Researchers from the Alpha One Foundation, the Royal College of Surgeons in Ireland and Harvard University have made a major breakthrough in identifying people who have an increased risk of developing COPD (chronic obstructive pulmonary disease) due to a combination of 1 copy of the Z Alpha-1 gene (MZ carriers) and exposure to cigarette smoke.
The research published in January in the American Journal of Respiratory and Critical Care Medicine, clarifies the risk of COPD linked to alpha-1 antitrypsin deficiency (Alpha-1), an inherited condition affecting almost 250,000 on the island of Ireland.
The research provides the strongest evidence yet that the estimated 1 in 25 people on the island of Ireland, who have inherited a combination of one normal (M) and one abnormal (Z) alpha-1 antitrypsin gene have an increased risk of the debilitating lung condition COPD. Cigarette smoke is the most influential factor in determining whether these individuals who carry this combination of genes (MZ) are at a greater risk of COPD compared to those who have two normal Alpha-1 genes (MM).
Given the very large number of people in Ireland who have the MZ combination of genes (one normal and one abnormal Alpha-1 gene), doctors leading the research stress that it is even more important than ever that people who have been diagnosed with COPD should be tested for Alpha-1. To date, approximately 1,500 people of an estimated 250,000 people on the island of Ireland have been identified with the (MZ) gene combination.
Professor Gerry McElvaney, Professor of Medicine at RCSI, principal investigator and chairman of the Alpha One Foundation Ireland, said “This research signals a major breakthrough in understanding the heightened risk of COPD for people who have the combination of one normal and one abnormal alpha-1 antitrypsin gene. If people know that they have a genetic predisposition to developing COPD, it allows intervention at an earlier age, encourages smoking cessation and prevents a further decline in lung function in a disease that is otherwise preventable. It also provides an opportunity for other family members to get tested for Alpha-1.”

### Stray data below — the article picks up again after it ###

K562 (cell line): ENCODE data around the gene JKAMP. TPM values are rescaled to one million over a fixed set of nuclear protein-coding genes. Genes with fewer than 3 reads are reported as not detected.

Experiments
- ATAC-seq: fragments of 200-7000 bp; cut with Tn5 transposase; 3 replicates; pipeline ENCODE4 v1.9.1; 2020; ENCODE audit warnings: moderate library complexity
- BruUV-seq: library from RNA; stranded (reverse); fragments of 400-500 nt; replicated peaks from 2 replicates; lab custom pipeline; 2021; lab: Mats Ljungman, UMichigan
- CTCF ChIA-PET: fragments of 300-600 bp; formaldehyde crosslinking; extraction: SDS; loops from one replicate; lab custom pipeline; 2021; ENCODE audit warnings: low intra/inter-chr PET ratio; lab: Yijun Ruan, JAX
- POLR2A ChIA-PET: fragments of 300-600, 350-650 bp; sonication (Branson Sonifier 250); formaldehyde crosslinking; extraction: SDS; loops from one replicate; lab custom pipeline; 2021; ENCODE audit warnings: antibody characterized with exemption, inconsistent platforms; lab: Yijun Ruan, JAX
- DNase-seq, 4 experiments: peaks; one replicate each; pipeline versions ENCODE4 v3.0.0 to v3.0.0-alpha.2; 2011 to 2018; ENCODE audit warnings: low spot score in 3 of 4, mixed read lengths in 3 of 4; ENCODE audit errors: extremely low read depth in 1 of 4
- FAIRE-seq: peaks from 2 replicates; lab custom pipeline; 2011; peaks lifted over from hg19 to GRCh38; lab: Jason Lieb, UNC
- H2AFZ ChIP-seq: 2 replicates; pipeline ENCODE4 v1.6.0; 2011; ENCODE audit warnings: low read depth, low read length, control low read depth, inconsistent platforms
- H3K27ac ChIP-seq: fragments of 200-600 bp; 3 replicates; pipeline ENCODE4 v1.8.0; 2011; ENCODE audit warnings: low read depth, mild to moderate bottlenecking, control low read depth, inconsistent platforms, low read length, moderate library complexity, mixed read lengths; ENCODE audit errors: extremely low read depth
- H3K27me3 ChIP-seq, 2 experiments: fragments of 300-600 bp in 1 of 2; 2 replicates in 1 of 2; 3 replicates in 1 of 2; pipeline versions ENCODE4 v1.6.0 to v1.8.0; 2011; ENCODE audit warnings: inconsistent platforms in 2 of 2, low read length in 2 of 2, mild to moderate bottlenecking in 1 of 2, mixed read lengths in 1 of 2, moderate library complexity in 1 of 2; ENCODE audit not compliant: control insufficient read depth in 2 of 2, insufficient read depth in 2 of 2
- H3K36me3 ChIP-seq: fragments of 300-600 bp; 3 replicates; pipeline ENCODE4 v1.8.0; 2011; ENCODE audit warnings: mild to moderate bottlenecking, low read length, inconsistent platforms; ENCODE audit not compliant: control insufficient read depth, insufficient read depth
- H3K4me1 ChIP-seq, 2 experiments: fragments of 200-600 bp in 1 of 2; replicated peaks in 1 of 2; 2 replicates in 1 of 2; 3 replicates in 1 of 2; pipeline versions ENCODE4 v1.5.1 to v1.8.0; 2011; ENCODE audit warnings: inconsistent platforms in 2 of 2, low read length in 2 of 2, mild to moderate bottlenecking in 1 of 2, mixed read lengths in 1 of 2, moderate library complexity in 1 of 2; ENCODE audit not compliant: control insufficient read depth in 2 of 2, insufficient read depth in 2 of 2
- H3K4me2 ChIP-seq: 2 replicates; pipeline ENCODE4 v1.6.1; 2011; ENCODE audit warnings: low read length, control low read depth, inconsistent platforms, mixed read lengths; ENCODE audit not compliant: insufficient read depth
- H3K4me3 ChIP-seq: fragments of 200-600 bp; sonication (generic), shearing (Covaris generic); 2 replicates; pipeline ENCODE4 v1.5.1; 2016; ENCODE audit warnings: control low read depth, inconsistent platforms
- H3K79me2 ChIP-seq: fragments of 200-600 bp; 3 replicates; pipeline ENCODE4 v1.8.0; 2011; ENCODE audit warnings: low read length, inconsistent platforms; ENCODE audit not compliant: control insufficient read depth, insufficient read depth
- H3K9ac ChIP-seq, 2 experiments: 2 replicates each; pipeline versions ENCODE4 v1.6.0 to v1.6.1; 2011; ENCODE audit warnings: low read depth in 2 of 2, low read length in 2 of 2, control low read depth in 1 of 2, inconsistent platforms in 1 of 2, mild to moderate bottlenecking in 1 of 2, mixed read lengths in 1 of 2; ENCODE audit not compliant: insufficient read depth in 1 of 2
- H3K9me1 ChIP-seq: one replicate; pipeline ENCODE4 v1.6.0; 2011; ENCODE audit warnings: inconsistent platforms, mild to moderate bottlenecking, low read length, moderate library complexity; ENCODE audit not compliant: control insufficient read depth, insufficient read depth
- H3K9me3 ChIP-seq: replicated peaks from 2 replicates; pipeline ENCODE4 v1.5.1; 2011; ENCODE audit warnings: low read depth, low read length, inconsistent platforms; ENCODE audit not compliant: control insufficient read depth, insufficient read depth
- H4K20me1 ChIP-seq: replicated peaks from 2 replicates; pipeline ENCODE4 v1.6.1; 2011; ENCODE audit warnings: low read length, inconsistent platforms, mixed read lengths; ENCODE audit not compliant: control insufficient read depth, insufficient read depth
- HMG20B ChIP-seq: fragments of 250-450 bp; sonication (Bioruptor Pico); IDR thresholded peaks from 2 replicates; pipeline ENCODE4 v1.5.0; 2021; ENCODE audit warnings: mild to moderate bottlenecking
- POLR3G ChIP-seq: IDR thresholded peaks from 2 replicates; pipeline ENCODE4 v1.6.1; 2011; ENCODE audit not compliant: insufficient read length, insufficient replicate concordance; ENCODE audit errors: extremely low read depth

“Funded by the Department of Health and Children, the Alpha One Foundation provides a free national screening programme for Alpha-1, the only national screening programme in the world. We strongly urge people to avail of this service, particularly if they have COPD. Also as Alpha-1 is a hereditary disease, we recommend that all first degree family members of individuals with Alpha-1 should be tested. Alpha-1 can be easily diagnosed by a simple blood test. For more information on how to be tested, contact the National Centre for Alpha-1 based at Beaumont Hospital, Dublin.” added Professor McElvaney.
Dr. Kevin Molloy, Royal College of Surgeons in Ireland, the lead author of the study said “Alpha-1 is a common inherited condition that is massively under-diagnosed both in Ireland and internationally. As this research has an impact on a large number of people who have the MZ gene combination, the research will greatly increase awareness and diagnosis of Alpha-1. Knowing that you have a genetic predisposition to developing COPD should encourage people to avoid exposure to cigarette smoke if they definitively know they have a higher risk of developing this debilitating lung condition.”
“250 individuals from 51 Irish families took part in the research which set out to determine the risk of COPD for people who carry one normal and abnormal Alpha-1 gene. The participants were first degree family members of individuals with the confirmed MZ gene combination. The research used a unique study design which removed a lot of uncertainty from previous attempts to assess the risk of developing COPD for people who have the MZ gene combination.” added Dr. Molloy
This piece has featured in a variety of local and national newspapers (for example Irish Times, Irish Independent, and Irish Examiner) and radio stations around the country and was featured on a segment on TV3 news.